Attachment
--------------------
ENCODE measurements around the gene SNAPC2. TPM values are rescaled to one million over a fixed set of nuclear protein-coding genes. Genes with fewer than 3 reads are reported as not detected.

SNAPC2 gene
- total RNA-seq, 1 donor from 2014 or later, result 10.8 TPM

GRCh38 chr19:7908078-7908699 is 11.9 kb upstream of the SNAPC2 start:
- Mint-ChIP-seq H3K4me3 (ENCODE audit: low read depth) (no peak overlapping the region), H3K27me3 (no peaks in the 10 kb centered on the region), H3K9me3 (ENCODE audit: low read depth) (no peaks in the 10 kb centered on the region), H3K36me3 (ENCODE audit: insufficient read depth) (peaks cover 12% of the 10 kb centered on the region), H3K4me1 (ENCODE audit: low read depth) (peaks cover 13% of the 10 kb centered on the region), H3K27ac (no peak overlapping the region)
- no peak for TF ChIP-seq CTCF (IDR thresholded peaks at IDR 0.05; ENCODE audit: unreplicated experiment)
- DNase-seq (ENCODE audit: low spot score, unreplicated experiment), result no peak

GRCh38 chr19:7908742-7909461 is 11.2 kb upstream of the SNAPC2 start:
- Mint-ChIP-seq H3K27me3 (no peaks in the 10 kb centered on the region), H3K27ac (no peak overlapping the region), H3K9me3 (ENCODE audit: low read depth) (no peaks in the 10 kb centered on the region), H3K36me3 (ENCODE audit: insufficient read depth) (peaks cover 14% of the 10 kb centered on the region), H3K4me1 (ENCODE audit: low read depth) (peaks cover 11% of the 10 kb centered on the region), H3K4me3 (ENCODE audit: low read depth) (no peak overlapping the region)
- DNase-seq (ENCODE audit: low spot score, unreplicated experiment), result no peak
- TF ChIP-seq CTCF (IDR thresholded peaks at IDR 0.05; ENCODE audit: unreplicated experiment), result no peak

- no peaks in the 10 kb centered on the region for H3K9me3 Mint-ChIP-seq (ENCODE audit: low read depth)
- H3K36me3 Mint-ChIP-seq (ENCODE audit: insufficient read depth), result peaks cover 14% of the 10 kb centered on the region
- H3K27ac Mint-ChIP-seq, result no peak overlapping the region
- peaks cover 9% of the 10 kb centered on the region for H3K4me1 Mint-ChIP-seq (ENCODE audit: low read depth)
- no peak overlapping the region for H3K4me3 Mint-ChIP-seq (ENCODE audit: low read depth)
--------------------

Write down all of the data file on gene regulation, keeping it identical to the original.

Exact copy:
ENCODE measurements around the gene SNAPC2. TPM values are rescaled to one million over a fixed set of nuclear protein-coding genes. Genes with fewer than 3 reads are reported as not detected.

SNAPC2 gene
- total RNA-seq, 1 donor from 2014 or later, result 10.8 TPM

GRCh38 chr19:7908078-7908699 is 11.9 kb upstream of the SNAPC2 start:
- Mint-ChIP-seq H3K4me3 (ENCODE audit: low read depth) (no peak overlapping the region), H3K27me3 (no peaks in the 10 kb centered on the region), H3K9me3 (ENCODE audit: low read depth) (no peaks in the 10 kb centered on the region), H3K36me3 (ENCODE audit: insufficient read depth) (peaks cover 12% of the 10 kb centered on the region), H3K4me1 (ENCODE audit: low read depth) (peaks cover 13% of the 10 kb centered on the region), H3K27ac (no peak overlapping the region)
- no peak for TF ChIP-seq CTCF (IDR thresholded peaks at IDR 0.05; ENCODE audit: unreplicated experiment)
- DNase-seq (ENCODE audit: low spot score, unreplicated experiment), result no peak

GRCh38 chr19:7908742-7909461 is 11.2 kb upstream of the SNAPC2 start:
- Mint-ChIP-seq H3K27me3 (no peaks in the 10 kb centered on the region), H3K27ac (no peak overlapping the region), H3K9me3 (ENCODE audit: low read depth) (no peaks in the 10 kb centered on the region), H3K36me3 (ENCODE audit: insufficient read depth) (peaks cover 14% of the 10 kb centered on the region), H3K4me1 (ENCODE audit: low read depth) (peaks cover 11% of the 10 kb centered on the region), H3K4me3 (ENCODE audit: low read depth) (no peak overlapping the region)
- DNase-seq (ENCODE audit: low spot score, unreplicated experiment), result no peak
- TF ChIP-seq CTCF (IDR thresholded peaks at IDR 0.05; ENCODE audit: unreplicated experiment), result no peak

- no peaks in the 10 kb centered on the region for H3K9me3 Mint-ChIP-seq (ENCODE audit: low read depth)
- H3K36me3 Mint-ChIP-seq (ENCODE audit: insufficient read depth), result peaks cover 14% of the 10 kb centered on the region
- H3K27ac Mint-ChIP-seq, result no peak overlapping the region
- peaks cover 9% of the 10 kb centered on the region for H3K4me1 Mint-ChIP-seq (ENCODE audit: low read depth)
- no peak overlapping the region for H3K4me3 Mint-ChIP-seq (ENCODE audit: low read depth)